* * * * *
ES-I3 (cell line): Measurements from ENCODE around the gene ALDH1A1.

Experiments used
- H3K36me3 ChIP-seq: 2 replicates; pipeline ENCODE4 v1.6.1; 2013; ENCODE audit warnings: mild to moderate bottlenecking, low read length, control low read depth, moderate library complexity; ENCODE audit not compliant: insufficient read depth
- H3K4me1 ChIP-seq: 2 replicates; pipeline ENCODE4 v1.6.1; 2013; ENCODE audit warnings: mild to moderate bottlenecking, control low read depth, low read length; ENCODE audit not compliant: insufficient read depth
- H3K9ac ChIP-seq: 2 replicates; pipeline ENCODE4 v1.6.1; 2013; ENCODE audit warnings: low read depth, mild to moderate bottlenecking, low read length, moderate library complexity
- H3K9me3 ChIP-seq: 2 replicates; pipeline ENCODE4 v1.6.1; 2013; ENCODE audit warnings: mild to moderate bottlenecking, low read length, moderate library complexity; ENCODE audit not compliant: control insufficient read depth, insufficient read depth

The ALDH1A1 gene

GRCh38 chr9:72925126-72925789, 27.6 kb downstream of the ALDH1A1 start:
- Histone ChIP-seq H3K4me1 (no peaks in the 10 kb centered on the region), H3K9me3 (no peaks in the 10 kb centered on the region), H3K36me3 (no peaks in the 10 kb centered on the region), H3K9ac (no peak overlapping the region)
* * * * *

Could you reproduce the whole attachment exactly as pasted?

ES-I3 (cell line): Measurements from ENCODE around the gene ALDH1A1.

Experiments used
- H3K36me3 ChIP-seq: 2 replicates; pipeline ENCODE4 v1.6.1; 2013; ENCODE audit warnings: mild to moderate bottlenecking, low read length, control low read depth, moderate library complexity; ENCODE audit not compliant: insufficient read depth
- H3K4me1 ChIP-seq: 2 replicates; pipeline ENCODE4 v1.6.1; 2013; ENCODE audit warnings: mild to moderate bottlenecking, control low read depth, low read length; ENCODE audit not compliant: insufficient read depth
- H3K9ac ChIP-seq: 2 replicates; pipeline ENCODE4 v1.6.1; 2013; ENCODE audit warnings: low read depth, mild to moderate bottlenecking, low read length, moderate library complexity
- H3K9me3 ChIP-seq: 2 replicates; pipeline ENCODE4 v1.6.1; 2013; ENCODE audit warnings: mild to moderate bottlenecking, low read length, moderate library complexity; ENCODE audit not compliant: control insufficient read depth, insufficient read depth

The ALDH1A1 gene

GRCh38 chr9:72925126-72925789, 27.6 kb downstream of the ALDH1A1 start:
- Histone ChIP-seq H3K4me1 (no peaks in the 10 kb centered on the region), H3K9me3 (no peaks in the 10 kb centered on the region), H3K36me3 (no peaks in the 10 kb centered on the region), H3K9ac (no peak overlapping the region)